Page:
The Suplest Crosscountry Pro off-road shoes are principally performance oriented, with a price tag to match. But although the stiff soles offer great power transfer, they aren’t harsh and can be ridden long distances, which opens up their versatility. They are a little on the narrow side, though, so it’s worth trying a set on before you buy.
Grippy heel cup
Easy to walk around in
Good water resistance
Tacky sole provides grip on hard surfaces
A little narrow in the toe box
Not very grippy in sloppy mud
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Although the “Crossountry” moniker may have echoes of mountain biking, efficient power transfer through stiff soles and ease of movement off the bike are both qualities which can be fully appreciated by gravel riders.
The Construction: Suplest Crosscountry Pro Gravel Shoes
The heart of the soles is a carbon core, providing a rigid platform for pedalling. Around this is a rubber profile – the result of a collaboration with SUPtraction – and is intended to provide grip on hard and unyielding surfaces, such a rock faces. The cleat fitting, as you would expect from an off-road shoe, is of the two-bolt variety.
There are lugs for grip in muddy terrain – although fewer than you get on some off road shoes, such as the Specialized Recon 3.0. However, there is still the capacity for a pair of studs to be mounted on the forefoot.
The wonder material which permeates all of cycling extends to the upper of these shoes, with a “carbonsheild” designed to spread the pressure of the laces over a greater area, thereby reducing the potential for hotspots. Those laces are tightened by two Boa IP-1 dials, which allow you to loosen the tension 1mm increments as well as tighten.
To better keep your feet locked in where they should be, the heel features a “cat’s tongue” fabric, which is grippy in one direction and smooth in the other – so slipping you feet into these shoes remains just as easy as any other.
The carbon soles really did their job for minimising flex. Naturally, they don't match the level of a top-end road shoe – but compared to those just a little lower down the tree, I wouldn’t have been able to tell the difference. Until it comes to clipping in and out, that is, and the ease of the two bolt system.
But even with such firm soles, somehow they were still very easy to walk around in. Not on the level of the Specialized Recon shoes with their articulated forefoot, but still much easier than with other off-road shoes – and that even includes some which have a greater amount of flex when you're pedalling.
The rubber of the sole did prove to be very grippy, even on wet surfaces, making movement off the bike all the easier. Less relevant now as we move into summer –although winter is never really that far away – but I did find that the heel lugs didn’t provide so much in the way of grip when walking down steep and muddy slopes.
If your gravel riding is largely a summer affair or you live in a rockier location, this likely wouldn’t prove to be an issue. But those who spend a lot of time in the slop might find a more aggressive shoe, such as the Specialized Recon 2.0 (opens in new tab), a better option.
The upper has proved robust so far and I don’t see that changing in a hurry. Riding through the overgrown trails of the spring, they’ve stood up well to hits from brambles and branches.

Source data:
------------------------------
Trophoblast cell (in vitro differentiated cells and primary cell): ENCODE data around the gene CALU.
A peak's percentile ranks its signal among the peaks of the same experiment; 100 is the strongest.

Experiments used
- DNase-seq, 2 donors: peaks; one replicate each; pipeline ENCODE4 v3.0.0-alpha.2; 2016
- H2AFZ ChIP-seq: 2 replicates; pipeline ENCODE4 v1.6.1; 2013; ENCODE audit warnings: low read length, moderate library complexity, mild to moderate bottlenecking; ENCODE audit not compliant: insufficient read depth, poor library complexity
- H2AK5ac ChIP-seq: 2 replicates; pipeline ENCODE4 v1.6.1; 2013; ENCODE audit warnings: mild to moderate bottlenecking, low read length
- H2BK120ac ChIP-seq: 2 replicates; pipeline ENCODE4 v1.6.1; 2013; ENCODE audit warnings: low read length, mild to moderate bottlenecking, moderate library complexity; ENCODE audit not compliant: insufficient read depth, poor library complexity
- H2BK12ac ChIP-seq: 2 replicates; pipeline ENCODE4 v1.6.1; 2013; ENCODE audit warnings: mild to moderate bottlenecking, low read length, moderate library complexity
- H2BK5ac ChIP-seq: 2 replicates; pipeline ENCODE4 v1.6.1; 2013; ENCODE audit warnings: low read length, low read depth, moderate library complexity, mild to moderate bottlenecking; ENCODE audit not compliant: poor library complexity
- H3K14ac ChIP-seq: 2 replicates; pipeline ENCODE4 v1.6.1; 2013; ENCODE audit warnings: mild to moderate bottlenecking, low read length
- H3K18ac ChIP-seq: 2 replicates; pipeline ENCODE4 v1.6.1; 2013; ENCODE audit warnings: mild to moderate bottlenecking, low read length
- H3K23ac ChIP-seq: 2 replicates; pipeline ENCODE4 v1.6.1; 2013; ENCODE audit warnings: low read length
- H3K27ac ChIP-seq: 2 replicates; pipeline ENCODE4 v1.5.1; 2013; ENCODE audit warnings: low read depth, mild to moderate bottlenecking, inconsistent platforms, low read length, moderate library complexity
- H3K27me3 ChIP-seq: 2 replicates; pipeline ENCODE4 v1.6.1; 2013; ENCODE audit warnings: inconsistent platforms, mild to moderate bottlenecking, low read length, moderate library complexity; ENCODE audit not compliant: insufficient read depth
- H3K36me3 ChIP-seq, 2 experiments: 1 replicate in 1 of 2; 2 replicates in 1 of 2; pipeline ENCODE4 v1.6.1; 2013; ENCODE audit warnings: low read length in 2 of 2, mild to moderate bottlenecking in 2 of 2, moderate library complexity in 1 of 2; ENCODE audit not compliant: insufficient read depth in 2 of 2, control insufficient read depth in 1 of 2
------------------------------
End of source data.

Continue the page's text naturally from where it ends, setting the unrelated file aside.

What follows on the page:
The white finish is an... interesting choice for an off-road shoe. But to be fair, for the time being it has actually cleaned up pretty well, which has been quite a surprise.
The Crosscountry Pro shoes are also surprisingly water resistant. Obviously, if it’s raining hard, water will just come through past your ankles, but when it’s largely just standing water or a light drizzle, my feet actually stayed pretty dry.
This potentially comes as a trade off against breathability, but riding these through one of the most miserable springs I've experienced, there haven't actually been any days above 20°C since a one off in March – and we’re now nearly in June. What I’m getting at is that I can’t really comment on how breathable the shoes are because there just hasn’t been the weather.
Although these are marketed as a shoe for race efforts, they have proved comfortable over long distances. On rides nudging five hours, the soles of my feet remained perfectly happy and didn’t have any of those aches and pains as you get from a set of overly harsh shoes.
However, I did find that the fit around the toe box was a little tight. It didn’t cause me problems, as I could loosen the second Boa dial to keep things comfy, and then easily tighten it again when it came to putting in an effort. But for a set of shoes over £300, I would want the fit to be spot on and obviate the need for any extra faff.
At £311.00, the Suplest Crosscountry Pro gravel shoes are near the top of the price bracket. The Lake MX 238 Supercross (opens in new tab) shoes are significantly cheaper and do come in a wide range of widths. However the mesh venting does mean they let the elements in a little more.
The Crosscountry Pro shoes are themselves significantly cheaper than the Sidi Jarin (opens in new tab) shoes, which come in at £360. We’d say that the Suplest shoes offer a far better blend of efficiency and comfort, with the Jarins being a little harsh for long rides.
|Weight||818g (size 43, measured)|
|Sizes||39, 40, 41, 42, 42.5, 43, 43.5, 44, 44.5, 45, 46, 47|
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